types of portrait lighting. rembrandt lighting loop lighting

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  • Slide 1
  • Types of Portrait Lighting
  • Slide 2
  • Rembrandt Lighting
  • Slide 3
  • Loop Lighting
  • Slide 4
  • Glamour Lighting
  • Slide 5
  • Monster Lighting
  • Slide 6
  • Split or Side Lighting
  • Slide 7
  • Silhouette Lighting
  • Slide 8
  • What type of lighting?
  • Slide 9
  • Slide 10
  • Lighting Ratio The difference between the key light (main light) to the fill light (second light) is called the lighting ratio. The higher the ratio, the higher the contrast of the image, the lower the ratio, the lower the contrast. It is controlled by the distance the lights are from the subject and the output of the flash. A typical lighting ratio is 1:2 (one stop difference).
  • Slide 11
  • Low-key lighting This is a style of lighting requiring only one key light, optionally controlled with a fill light or a simple reflector. Lighting ratios are high in this form of lighting such as 1:8 creating bold contrasts between light and dark. Often used to create drama or set mood using strong shadows.
  • Slide 12
  • High-key lighting The differs from low-key lighting in that it is low in contrast between light and dark. Lighting rations are low (1:1, 1:2). It is free from dark shadows and uniform. Multiple lights and/or reflectors are used to create even lighting. This low contrast, bright lighting results in an upbeat happy mood.
  • Slide 13
  • Portrait Tips Good portraits show emotion and personality of an individual. Equipment Use a short telephoto lens (85mm to 135mm) to get close to your subject (remember with longer focal lengths the emphasis moves to background often resulting in big ears). Use a 2:1 lighting ratio when using two light sources. This is a one /stop difference. Use a reflector to fill in unwanted shadows. Backgrounds Choose background that is neutral. opposite tone of clothing, hair, etc. blurry. Watch background for distractions (do not have things coming out of subjects head). Krista Blythe Photo
  • Slide 14
  • Portrait Tips Good portraits show emotion and personality of an individual. Lighting Soft light hides wrinkles and blemishes. Use soft light like the light reflected off an umbrella or through a soft box. Use glamour lighting or place lights so little or no shadows are produced. Rembrandt and loop lighting are the most common types. Do not be afraid to try dramatic lighting. Look for light reflection in subjects eyes. Watch for location of shadows around cheeks, nose and eyes. Krista Blythe Photo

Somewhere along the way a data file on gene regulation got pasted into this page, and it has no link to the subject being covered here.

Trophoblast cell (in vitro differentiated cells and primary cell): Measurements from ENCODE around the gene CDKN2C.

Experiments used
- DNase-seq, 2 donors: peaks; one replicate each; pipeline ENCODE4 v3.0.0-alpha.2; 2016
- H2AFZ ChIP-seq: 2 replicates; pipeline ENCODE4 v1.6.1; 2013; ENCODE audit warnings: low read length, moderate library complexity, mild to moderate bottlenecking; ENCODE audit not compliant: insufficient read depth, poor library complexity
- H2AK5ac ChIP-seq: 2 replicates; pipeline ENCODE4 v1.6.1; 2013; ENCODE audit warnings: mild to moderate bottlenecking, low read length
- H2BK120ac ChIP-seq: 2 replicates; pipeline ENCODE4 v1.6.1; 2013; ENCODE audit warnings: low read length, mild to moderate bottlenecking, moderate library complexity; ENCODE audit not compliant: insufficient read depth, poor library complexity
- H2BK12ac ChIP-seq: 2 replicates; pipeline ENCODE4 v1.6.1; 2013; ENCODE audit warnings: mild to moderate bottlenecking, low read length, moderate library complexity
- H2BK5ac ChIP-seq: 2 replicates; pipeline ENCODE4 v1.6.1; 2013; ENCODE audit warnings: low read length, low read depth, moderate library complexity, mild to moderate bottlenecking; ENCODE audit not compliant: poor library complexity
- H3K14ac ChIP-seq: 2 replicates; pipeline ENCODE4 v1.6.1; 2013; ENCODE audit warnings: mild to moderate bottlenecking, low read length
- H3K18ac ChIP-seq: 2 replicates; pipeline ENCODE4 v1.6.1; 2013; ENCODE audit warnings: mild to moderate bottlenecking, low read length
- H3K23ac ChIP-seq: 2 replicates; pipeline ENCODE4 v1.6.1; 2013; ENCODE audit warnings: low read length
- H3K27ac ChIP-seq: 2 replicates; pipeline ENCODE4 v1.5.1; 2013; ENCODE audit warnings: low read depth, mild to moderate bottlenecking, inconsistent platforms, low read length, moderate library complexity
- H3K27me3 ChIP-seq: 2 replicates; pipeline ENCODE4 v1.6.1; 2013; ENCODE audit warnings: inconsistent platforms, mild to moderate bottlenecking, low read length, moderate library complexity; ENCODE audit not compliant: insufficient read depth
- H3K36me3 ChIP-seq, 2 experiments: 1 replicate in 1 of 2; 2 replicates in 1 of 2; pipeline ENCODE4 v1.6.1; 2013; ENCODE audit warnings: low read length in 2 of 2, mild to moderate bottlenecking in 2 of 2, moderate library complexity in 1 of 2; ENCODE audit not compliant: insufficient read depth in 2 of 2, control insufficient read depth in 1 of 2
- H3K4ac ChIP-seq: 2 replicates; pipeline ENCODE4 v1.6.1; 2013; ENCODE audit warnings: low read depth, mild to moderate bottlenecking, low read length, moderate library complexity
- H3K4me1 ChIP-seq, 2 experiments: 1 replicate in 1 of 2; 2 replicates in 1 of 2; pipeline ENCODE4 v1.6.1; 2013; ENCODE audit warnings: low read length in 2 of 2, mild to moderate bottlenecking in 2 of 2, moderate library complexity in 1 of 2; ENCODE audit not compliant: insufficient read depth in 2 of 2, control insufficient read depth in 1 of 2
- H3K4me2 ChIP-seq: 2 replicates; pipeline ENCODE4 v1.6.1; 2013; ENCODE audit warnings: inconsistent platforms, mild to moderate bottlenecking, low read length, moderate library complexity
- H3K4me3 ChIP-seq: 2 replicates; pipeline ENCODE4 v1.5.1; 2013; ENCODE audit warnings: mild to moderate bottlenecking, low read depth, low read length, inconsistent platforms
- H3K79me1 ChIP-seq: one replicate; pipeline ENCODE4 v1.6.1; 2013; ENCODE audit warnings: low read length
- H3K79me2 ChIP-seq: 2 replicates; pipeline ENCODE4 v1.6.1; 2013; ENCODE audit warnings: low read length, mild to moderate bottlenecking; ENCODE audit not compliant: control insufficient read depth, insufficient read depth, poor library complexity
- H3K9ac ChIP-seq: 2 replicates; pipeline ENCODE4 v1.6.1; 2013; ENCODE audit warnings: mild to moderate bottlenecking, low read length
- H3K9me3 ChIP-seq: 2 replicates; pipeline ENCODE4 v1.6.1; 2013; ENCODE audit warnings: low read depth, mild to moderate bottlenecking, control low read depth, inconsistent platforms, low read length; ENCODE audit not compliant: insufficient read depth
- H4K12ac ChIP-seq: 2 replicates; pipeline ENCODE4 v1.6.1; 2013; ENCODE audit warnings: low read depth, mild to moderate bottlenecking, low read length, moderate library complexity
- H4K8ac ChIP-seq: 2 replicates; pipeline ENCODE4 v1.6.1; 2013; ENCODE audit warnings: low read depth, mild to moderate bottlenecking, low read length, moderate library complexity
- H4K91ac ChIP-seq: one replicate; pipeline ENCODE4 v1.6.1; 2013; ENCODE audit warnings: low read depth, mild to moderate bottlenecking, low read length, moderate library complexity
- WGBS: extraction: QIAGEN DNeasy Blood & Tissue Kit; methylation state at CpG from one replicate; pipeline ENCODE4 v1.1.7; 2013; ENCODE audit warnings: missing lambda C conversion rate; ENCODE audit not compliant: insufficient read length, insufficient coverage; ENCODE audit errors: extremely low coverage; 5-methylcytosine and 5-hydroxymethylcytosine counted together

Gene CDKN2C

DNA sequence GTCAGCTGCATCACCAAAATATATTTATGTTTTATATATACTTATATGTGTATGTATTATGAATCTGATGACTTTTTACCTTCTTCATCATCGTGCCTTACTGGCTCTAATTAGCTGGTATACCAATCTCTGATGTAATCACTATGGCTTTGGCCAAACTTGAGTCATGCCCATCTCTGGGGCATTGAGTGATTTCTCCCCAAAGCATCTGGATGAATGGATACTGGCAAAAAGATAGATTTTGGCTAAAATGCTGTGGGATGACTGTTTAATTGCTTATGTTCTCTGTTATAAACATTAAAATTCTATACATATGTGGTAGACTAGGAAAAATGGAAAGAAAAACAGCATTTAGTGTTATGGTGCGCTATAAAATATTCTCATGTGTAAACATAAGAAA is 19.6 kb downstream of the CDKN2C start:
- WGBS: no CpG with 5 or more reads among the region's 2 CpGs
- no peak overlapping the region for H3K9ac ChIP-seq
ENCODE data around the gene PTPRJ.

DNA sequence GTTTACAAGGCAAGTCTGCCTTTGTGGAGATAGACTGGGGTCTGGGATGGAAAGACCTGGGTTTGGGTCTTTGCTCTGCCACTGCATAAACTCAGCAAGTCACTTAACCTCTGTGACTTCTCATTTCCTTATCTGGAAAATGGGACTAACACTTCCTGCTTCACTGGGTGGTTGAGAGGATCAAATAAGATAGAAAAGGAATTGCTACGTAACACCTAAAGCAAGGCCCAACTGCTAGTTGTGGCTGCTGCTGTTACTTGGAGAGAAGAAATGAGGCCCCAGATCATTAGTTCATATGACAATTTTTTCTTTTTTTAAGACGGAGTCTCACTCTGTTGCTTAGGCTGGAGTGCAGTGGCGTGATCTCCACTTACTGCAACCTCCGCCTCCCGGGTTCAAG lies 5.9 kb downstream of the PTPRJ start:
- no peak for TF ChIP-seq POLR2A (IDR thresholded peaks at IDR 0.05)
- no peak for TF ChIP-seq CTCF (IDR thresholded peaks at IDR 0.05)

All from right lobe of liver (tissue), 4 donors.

• Slide 15
  • Portrait Tips Good portraits show emotion and personality of an individual. Develop rapport with subject. Casually talk to subject. Tell jokes (make sure they are appropriate). Get subject to talk about themselves. Male photographers do not touch subject (get assistant fix lint, etc.) Have food & drink available. Have music subject likes playing. Help subject to relax. Have fun. Krista Blythe Photo
  • Slide 16
  • Portrait Tips Good portraits show emotion and personality of an individual. Posing subject Watch the way subject naturally moves and poses. Ask subject to recreate move or pose they naturally do. Do not force a pose. Never have subjects feet pointed at photographer, have them twist at waist. Have subject shift weight from one leg to other depending on angle. Watch subjects posture, have their back straight. Take a variety of poses; use props such as chairs, stools, tables, etc. Look for lint, string, and/or hair out of place fix and/or remove. Check the angle of the head making sure it is a natural pose. Check the position of the hands making sure They will not be cut off in the final print. The fingers are slightly curved. They appear smaller than face. Dont cover facial features without a reason. Krista Blythe Photo
  • Slide 17
  • Portrait Tips Good portraits show emotion and personality of an individual. Taking Focus on the eyes; they are the most important facial feature. Take vertical shots that fill the frame with shoulders and head. Shoot a variety of angles; do not just stand in front of the subject holding the camera at eye level. Give space for subject to look into, if looking left place subject to right. Take lots of images. Krista Blythe Photo